I had DaVinci surgery just over two weeks ago, and my experience so far has been excellent.
You're already doing what you need to do before the surgery - get information, talk to people that have been through it, read as much as you can. You've found a great forum for getting good information. And as you can see, having a positive attitude, as well as a sense of humor and a concern for health and well-being is 95% of what you need.
My surgery was scheduled for about
11:00 a.m. on a Friday. I was discharged around 3:00 p.m. the next day. I had started walking the halls on Saturday. I even walked down to the hospital entrance when I was discharged - declined to ride in a wheel chair. I had very little pain - took pills after getting home for just two days, and that was mainly for pain when I coughed ( they encourage you to cough to help your lungs recover from the anesthesia).
I agree with previous posts that it's helpful to have a recliner or other comfortable chair with an ottoman or something to rest your feet on. The doctor with advise that after the surgery, your husband should avoid sitting upright and putting weight on the perineal area. I didn't sleep in the chair overnight like others say they did, but it was where I spent most of my time during the day.
The catheter is what most guys, including myself, seem to dread the most. The thought of a tube hanging out of a place that I regard with reverence was revolting. ..;) But I have to say that it wasn't as bad as I thought it was going to be. And it's not as complicated to take care of as you might think. At the hospital, before discharge, one of the nurses made sure that I knew everything I needed to know and gave me all the supplies necessary. My wife's cousin (whose husband had the same surgery a few months ago) even volunteered to come over and administer her own loving catheter care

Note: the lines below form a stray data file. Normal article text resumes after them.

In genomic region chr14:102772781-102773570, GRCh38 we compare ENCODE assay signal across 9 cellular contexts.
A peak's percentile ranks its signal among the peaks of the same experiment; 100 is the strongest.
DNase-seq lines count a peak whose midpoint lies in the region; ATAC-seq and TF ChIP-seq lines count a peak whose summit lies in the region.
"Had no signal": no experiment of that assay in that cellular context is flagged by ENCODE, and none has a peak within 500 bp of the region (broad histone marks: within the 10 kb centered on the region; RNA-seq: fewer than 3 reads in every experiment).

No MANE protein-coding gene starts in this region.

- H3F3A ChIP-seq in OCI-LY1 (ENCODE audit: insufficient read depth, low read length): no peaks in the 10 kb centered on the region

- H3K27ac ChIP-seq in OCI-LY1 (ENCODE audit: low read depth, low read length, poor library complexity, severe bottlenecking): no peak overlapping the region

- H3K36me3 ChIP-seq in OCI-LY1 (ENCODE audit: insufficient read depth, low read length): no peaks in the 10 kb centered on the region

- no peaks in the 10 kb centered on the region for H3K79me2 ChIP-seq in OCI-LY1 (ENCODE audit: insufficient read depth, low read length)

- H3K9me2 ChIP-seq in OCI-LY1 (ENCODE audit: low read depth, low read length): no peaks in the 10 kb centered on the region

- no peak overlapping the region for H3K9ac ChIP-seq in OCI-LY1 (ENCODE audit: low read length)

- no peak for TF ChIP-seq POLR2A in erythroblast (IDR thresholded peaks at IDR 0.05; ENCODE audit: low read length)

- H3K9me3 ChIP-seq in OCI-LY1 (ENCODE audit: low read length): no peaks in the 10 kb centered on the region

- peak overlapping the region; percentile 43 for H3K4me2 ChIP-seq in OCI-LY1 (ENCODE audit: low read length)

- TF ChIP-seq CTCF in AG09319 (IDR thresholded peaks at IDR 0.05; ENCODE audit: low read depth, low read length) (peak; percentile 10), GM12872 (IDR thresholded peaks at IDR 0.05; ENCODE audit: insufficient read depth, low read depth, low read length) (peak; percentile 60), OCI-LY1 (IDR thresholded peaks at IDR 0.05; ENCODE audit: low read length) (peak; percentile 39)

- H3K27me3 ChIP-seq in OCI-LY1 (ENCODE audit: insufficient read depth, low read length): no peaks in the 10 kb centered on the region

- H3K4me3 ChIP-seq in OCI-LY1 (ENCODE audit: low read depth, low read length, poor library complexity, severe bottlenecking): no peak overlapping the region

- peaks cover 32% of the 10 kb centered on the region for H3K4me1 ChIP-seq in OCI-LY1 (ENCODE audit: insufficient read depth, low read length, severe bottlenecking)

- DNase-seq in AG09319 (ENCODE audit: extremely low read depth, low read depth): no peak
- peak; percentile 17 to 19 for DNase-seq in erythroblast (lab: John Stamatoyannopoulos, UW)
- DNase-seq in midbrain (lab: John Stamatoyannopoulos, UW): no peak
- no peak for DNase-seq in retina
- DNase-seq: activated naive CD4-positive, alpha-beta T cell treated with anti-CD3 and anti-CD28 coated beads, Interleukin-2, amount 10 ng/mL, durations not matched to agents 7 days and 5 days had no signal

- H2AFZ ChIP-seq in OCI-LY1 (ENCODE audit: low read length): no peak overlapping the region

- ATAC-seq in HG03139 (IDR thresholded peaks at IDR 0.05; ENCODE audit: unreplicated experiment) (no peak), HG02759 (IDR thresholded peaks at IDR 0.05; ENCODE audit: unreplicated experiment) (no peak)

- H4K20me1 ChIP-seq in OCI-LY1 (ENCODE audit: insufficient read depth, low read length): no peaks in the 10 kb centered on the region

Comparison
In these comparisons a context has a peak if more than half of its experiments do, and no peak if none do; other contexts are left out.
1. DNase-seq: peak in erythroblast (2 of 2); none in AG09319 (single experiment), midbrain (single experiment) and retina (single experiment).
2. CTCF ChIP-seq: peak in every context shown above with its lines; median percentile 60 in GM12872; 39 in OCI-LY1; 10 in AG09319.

I was able to sleep on my back most of the night, with the big bag resting in a plastic pail we use as a waste basket. I'd keep the big bag attached until after I showered in the morning, then I'd switch to the leg bag. Thigh straps with velcro were provided at the hospital to keep the catheter tube secured to the thigh ( to support the weight of the catheter and prevent tugging on the tip of the penis). Make sure they give you two thigh straps. That way, your husband can keep one on as he showers, and he'll have a dry strap to use with the leg bag when he dresses.
I bought a pair of baggy pants on clearance, anticipating that I'd be walking in my neighborhood with a leg bag attached to the catheter. I started walking - short walks at first - the day after I came home. I'd walk 5-6 times a day, and by the third day after surgery, I was walking about
2-3 miles ( five times around the block). The only problem I encountered walking was that the darn thigh strap would sometimes loosen up and start skooting down my leg, causing the tube to pull (ouch!). So I used a safety pin to secure the thigh strap to the bottom of my jockey underwear.
I noticed a few spots of blood and minor leakage around the tip of the penis - probably due to the irritation from the tube, so I used my wife's panty liners (the men's pads are too thick) for the problem.
I've now been without the catheter for over a week. I use 1-2 men's pads a day, and I've noticed that the continence is steadily improving. I walk 5 miles a day and feel great.
Columbus, Ohio Age 57
Gleason Score: 3+3=6
Gland volume: 71 grams
Robot. Prostatectomy: 4-18-08 Riverside Methodist Hospital
Surgeon: Dr. John Burgers
Tumor volume: Less than 5% of prostate.
No extraprostatic extension or seminal vesicle invasion.
Margins were free of tumor.